Getting Around in South America

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End of Trans-American Highway (Route 3) in Argentina at Tierra del Fuego Park

End of Trans-American Highway (Route 3) in Argentina at Tierra del Fuego Park

Joseph Hollick

There isn't a border a traveler cannot cross in South America. They are all open. Good long distance buses (with air conditioning) take passengers from one side of the continent to the other. It only gets a bit more complicated when one wants to visit the Guyanas from Brazil or the other way around. But in general South America offers travel as it was meant to be. Getting to Central-America from South-America, that's where it gets to be exciting.

Travel on the Pan-American Highway is one of the easiest ways to get up and down the West Coast of South America.  The road is very good in most areas, and it is no problem to travel from one country to the next with only a passport in hand if you are from North America or Europe -- no visas necessary.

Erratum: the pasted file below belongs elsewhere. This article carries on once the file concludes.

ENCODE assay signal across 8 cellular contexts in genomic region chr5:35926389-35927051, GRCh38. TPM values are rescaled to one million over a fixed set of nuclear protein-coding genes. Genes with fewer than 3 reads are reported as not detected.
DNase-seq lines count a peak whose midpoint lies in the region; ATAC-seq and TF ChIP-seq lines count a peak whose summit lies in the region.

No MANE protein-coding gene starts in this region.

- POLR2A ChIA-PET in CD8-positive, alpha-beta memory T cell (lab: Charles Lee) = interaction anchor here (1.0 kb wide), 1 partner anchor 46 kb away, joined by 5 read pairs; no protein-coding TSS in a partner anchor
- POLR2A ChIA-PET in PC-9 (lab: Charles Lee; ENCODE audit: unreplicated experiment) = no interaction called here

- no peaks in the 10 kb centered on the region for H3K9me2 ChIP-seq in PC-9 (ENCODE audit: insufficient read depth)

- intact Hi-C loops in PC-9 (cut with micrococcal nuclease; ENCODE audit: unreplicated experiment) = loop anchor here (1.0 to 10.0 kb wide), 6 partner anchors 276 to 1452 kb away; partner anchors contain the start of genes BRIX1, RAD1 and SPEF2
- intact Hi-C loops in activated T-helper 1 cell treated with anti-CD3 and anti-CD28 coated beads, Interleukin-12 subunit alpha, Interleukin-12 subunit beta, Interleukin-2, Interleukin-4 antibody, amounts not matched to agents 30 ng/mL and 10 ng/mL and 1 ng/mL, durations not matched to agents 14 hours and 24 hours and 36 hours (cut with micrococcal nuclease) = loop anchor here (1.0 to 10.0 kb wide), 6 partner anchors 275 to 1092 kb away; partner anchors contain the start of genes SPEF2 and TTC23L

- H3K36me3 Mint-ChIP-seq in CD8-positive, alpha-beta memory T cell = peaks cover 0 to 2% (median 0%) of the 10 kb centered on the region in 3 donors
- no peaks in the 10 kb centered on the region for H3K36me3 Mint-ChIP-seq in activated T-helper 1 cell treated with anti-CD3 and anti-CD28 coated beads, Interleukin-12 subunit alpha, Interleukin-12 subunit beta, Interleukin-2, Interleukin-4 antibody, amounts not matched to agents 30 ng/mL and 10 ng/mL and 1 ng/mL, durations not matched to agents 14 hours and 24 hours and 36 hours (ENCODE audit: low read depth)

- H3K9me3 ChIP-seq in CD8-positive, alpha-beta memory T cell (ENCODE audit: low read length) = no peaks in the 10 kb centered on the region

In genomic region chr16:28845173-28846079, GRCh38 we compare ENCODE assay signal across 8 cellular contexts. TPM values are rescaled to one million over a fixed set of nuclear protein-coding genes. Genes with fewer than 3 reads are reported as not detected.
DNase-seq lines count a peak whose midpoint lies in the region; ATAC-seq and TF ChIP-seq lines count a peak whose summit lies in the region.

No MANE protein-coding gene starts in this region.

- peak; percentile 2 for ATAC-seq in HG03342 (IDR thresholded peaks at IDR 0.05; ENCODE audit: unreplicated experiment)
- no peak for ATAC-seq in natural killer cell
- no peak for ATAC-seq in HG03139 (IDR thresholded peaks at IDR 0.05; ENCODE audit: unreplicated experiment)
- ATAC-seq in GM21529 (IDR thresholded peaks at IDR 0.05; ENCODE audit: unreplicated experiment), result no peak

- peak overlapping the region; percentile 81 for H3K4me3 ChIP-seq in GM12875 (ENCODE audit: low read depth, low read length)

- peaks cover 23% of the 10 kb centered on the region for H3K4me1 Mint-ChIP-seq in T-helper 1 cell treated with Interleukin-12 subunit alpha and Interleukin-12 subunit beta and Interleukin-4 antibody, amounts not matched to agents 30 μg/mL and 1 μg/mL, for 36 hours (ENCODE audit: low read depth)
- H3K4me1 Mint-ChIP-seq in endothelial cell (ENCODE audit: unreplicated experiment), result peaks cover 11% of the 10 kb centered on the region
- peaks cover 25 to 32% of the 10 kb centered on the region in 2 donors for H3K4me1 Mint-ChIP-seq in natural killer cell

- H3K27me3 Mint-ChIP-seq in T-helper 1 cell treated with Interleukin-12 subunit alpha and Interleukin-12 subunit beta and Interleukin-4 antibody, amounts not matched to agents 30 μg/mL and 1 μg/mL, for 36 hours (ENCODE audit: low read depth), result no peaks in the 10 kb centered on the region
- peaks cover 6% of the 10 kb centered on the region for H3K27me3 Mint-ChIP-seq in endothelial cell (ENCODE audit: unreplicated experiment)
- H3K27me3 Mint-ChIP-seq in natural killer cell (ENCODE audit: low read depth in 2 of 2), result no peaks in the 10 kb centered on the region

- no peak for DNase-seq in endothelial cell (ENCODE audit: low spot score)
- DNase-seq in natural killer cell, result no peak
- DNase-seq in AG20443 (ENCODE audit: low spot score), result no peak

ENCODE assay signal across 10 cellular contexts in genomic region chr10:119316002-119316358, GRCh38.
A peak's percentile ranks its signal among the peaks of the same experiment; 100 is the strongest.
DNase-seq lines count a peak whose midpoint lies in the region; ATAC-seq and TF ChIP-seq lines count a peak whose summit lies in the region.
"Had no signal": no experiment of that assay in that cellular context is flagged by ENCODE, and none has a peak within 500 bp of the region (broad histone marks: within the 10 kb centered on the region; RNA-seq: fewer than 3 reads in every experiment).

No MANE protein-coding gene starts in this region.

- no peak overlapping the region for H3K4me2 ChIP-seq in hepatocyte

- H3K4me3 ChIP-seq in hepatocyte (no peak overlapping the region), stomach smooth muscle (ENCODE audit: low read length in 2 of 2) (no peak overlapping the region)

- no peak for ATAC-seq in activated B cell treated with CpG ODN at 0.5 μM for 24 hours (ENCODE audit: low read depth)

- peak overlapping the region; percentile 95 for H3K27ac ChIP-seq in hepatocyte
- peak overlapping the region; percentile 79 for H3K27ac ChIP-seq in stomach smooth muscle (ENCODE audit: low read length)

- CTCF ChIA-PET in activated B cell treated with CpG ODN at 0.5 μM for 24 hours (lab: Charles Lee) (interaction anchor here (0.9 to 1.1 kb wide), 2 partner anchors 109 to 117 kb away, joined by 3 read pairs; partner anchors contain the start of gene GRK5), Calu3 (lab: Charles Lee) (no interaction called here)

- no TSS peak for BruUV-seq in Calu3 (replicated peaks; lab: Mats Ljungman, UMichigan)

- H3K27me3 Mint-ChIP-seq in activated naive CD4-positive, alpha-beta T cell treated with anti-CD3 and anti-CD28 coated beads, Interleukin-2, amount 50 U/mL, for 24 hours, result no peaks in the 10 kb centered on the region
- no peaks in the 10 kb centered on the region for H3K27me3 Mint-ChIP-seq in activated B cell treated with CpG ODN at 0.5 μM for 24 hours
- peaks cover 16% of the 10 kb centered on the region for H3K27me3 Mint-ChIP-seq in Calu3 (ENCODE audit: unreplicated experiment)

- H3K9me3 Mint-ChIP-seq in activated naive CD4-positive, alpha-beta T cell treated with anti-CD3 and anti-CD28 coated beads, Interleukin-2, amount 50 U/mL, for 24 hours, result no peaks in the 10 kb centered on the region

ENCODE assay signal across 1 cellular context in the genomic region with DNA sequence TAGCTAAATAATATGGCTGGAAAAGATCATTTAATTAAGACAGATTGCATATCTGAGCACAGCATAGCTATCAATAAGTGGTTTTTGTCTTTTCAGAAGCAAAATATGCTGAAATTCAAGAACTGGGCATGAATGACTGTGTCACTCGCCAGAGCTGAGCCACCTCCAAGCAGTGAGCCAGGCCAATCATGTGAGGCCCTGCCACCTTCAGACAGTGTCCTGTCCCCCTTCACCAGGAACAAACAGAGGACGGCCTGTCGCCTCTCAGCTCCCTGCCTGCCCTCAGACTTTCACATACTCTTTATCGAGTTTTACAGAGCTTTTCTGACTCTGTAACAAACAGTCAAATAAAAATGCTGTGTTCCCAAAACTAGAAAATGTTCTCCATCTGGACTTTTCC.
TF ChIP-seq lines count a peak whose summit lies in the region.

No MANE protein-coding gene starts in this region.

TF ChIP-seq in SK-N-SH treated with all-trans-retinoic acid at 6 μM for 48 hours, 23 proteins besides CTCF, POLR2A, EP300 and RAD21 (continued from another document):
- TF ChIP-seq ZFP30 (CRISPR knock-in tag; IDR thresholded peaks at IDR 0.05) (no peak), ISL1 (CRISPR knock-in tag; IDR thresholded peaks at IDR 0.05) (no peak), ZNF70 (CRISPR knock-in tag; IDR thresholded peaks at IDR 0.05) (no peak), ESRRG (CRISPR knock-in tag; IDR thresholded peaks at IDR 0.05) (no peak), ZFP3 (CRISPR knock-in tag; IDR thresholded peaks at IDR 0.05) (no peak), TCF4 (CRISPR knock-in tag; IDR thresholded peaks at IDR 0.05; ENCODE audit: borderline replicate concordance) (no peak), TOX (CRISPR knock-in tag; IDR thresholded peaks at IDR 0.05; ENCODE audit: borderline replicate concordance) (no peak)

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February 16, 2008 change by approaching genius

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Pan-American Highway (Carreterra Panamericana)

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End of Trans-American Highway (Route 3) in Argentina at Tierra del Fuego Park
End of Trans-American Highway (Route 3) in Argentina at Tierra del Fuego Park
photo by: Joseph Hollick

Auto enthusiasts have been intrigued with the idea of traveling the entire distance from the top to bottom (or the other way around) of the Americas for years since the idea of the Pan-American Highway emerged in 1923.  Traveling the length of South America, mostly along the West Coast, is fairly easy -- and the roads are good for most of the distance. 

Countries in South America that can be visited on the Pan-American Highway are Columbia, Ecuador (the Pan-Am runs the entire more..

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